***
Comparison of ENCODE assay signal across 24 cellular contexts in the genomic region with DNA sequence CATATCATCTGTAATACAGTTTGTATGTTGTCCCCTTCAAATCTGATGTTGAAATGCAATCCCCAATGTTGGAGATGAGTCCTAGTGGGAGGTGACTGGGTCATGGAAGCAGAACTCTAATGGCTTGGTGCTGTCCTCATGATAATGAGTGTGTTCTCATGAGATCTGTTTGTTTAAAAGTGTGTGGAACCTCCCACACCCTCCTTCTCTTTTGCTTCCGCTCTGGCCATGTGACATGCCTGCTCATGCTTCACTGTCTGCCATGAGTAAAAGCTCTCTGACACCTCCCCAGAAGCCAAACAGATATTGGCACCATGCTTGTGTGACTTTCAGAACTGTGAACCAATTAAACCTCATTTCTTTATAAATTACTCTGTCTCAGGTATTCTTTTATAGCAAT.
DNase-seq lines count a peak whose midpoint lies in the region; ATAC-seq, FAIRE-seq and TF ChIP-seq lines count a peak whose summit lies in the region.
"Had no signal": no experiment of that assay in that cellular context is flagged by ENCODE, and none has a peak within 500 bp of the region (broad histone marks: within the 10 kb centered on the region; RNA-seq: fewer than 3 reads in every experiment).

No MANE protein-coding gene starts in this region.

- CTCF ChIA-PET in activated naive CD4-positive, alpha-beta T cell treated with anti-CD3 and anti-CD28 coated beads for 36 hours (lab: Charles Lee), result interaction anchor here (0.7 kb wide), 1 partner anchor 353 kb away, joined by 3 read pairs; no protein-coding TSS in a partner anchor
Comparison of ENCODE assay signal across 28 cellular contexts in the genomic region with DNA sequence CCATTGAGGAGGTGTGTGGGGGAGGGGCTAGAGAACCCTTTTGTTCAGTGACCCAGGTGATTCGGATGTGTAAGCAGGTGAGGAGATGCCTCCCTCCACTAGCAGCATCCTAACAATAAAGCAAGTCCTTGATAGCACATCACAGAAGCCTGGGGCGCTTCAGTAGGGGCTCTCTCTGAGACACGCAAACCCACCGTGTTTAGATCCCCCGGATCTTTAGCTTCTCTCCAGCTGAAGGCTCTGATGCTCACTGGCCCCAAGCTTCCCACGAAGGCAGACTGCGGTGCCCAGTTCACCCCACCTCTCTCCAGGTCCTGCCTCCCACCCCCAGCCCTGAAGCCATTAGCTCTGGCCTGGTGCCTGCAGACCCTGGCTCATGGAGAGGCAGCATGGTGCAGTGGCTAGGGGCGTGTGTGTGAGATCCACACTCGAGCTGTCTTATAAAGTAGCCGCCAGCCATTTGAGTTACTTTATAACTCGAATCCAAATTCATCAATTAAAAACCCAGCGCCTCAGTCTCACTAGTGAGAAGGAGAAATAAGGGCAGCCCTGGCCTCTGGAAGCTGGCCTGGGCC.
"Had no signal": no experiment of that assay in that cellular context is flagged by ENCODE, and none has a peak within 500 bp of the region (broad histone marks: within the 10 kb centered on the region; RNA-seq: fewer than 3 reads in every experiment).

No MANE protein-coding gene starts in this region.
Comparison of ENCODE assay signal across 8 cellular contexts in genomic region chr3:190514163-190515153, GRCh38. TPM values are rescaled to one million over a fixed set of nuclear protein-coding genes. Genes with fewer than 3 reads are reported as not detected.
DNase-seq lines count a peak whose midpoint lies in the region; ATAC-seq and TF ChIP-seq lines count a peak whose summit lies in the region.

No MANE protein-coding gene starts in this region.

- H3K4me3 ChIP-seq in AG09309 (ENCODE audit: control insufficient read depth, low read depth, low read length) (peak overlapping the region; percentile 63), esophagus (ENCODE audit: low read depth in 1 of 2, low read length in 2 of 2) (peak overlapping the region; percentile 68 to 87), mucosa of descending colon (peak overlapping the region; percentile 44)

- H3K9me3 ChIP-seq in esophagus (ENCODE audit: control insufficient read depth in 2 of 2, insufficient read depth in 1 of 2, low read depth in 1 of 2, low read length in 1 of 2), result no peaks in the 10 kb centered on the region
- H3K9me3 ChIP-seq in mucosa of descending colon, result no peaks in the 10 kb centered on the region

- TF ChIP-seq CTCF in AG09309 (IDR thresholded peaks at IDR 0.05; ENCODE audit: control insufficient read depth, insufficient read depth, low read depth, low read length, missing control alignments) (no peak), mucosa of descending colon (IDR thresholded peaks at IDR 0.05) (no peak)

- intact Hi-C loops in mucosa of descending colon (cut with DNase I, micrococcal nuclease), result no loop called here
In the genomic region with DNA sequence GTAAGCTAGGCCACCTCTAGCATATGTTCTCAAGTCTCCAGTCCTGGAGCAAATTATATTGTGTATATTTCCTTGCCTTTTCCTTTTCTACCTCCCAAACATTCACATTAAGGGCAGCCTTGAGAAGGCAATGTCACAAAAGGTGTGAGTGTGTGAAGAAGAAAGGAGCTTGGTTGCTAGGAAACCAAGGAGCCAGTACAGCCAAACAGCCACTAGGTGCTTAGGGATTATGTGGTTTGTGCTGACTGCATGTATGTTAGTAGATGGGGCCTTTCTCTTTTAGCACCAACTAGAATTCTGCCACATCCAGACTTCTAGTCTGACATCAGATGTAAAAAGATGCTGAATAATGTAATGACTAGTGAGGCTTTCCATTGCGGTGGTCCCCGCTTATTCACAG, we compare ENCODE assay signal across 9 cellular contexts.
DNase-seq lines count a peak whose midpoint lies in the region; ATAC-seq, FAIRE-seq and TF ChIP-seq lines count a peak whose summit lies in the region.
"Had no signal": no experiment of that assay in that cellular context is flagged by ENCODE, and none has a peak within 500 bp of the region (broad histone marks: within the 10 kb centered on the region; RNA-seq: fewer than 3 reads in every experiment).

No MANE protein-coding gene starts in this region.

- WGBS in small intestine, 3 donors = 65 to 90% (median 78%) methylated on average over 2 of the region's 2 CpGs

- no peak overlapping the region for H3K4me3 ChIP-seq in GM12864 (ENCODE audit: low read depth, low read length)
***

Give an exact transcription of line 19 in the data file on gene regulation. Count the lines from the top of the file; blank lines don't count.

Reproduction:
"Had no signal": no experiment of that assay in that cellular context is flagged by ENCODE, and none has a peak within 500 bp of the region (broad histone marks: within the 10 kb centered on the region; RNA-seq: fewer than 3 reads in every experiment).